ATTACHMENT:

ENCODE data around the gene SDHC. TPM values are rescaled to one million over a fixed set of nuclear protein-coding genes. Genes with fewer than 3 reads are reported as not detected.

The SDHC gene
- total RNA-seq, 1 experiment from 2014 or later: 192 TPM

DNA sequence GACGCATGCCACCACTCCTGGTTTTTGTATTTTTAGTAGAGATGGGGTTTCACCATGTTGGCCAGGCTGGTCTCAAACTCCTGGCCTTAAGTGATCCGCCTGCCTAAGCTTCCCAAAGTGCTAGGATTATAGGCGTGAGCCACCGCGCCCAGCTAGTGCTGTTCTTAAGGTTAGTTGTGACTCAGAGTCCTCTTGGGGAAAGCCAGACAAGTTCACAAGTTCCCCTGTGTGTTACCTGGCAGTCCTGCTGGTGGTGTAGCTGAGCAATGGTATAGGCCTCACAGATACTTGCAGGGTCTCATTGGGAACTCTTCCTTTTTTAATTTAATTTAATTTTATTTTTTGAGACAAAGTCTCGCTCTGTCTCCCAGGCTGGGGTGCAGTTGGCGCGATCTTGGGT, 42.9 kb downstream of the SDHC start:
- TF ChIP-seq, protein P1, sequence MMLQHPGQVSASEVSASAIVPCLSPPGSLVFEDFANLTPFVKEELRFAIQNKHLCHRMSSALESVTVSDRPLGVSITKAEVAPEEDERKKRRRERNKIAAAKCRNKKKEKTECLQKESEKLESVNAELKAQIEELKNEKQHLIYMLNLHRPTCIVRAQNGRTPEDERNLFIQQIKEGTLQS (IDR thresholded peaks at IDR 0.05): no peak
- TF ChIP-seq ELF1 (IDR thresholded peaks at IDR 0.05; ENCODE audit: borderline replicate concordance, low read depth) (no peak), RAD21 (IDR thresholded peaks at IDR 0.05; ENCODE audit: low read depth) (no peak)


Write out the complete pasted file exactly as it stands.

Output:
ENCODE data around the gene SDHC. TPM values are rescaled to one million over a fixed set of nuclear protein-coding genes. Genes with fewer than 3 reads are reported as not detected.

The SDHC gene
- total RNA-seq, 1 experiment from 2014 or later: 192 TPM

DNA sequence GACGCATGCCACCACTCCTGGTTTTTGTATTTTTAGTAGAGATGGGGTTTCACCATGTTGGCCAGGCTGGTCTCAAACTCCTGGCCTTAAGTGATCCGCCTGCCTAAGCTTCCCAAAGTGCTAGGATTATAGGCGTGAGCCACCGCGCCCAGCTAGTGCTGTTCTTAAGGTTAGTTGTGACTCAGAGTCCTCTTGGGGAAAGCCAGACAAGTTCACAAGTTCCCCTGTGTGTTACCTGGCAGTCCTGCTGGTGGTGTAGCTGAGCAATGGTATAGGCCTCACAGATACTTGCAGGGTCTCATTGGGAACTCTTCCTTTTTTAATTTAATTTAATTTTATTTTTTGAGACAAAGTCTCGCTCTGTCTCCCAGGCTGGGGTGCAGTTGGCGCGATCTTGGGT, 42.9 kb downstream of the SDHC start:
- TF ChIP-seq, protein P1, sequence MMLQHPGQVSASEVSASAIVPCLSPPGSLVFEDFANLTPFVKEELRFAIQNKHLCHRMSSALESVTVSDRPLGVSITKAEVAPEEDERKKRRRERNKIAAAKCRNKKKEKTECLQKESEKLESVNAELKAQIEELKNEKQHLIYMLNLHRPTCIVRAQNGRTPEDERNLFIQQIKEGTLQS (IDR thresholded peaks at IDR 0.05): no peak
- TF ChIP-seq ELF1 (IDR thresholded peaks at IDR 0.05; ENCODE audit: borderline replicate concordance, low read depth) (no peak), RAD21 (IDR thresholded peaks at IDR 0.05; ENCODE audit: low read depth) (no peak)